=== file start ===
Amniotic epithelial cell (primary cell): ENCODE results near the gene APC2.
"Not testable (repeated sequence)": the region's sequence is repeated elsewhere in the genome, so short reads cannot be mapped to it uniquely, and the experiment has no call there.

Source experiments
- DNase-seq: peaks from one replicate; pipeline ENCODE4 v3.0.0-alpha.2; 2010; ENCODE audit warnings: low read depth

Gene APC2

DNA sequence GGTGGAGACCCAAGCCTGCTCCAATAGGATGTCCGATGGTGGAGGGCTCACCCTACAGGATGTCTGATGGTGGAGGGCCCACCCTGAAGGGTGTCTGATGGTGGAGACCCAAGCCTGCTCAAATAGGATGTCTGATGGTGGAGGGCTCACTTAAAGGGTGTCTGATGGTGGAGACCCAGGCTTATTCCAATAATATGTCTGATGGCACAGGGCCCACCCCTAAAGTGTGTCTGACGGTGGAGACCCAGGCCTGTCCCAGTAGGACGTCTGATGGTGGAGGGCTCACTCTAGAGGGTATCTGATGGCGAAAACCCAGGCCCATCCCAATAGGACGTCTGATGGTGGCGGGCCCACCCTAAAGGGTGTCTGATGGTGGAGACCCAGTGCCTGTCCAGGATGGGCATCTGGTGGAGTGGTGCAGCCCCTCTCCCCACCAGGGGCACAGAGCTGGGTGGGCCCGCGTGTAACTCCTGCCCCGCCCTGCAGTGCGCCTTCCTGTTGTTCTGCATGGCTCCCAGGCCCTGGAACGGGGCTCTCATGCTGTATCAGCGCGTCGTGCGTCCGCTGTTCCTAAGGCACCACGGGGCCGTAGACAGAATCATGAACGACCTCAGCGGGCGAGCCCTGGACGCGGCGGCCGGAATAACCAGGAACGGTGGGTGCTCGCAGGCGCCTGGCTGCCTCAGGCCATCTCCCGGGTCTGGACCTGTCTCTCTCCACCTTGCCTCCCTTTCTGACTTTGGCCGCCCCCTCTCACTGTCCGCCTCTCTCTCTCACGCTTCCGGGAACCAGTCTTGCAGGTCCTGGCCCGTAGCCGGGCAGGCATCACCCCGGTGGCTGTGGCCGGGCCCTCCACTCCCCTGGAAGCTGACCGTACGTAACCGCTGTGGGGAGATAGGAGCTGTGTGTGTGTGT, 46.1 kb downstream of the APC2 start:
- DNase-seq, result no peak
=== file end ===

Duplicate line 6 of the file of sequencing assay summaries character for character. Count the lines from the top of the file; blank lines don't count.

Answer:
DNA sequence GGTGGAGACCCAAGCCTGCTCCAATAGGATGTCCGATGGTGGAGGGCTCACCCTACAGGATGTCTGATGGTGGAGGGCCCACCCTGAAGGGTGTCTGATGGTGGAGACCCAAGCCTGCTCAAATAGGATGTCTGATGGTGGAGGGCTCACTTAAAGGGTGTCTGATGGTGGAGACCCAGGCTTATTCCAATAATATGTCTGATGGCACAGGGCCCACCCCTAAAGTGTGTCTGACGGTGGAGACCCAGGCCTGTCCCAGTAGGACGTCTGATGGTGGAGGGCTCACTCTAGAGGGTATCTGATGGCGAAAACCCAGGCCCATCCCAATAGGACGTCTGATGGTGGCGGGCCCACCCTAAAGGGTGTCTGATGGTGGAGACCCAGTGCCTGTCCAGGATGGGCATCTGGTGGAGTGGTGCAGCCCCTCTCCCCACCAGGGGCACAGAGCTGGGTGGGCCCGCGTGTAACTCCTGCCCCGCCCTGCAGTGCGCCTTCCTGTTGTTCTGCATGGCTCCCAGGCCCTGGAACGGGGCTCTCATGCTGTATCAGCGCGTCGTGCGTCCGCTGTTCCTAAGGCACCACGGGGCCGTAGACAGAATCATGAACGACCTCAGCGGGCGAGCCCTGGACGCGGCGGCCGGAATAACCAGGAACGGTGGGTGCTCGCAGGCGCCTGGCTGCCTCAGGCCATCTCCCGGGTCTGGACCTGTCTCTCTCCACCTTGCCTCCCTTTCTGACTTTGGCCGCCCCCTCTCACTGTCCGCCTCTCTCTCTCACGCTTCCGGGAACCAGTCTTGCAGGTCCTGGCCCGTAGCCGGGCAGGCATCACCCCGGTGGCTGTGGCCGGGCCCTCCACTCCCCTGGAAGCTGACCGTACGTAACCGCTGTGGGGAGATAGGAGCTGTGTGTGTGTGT, 46.1 kb downstream of the APC2 start: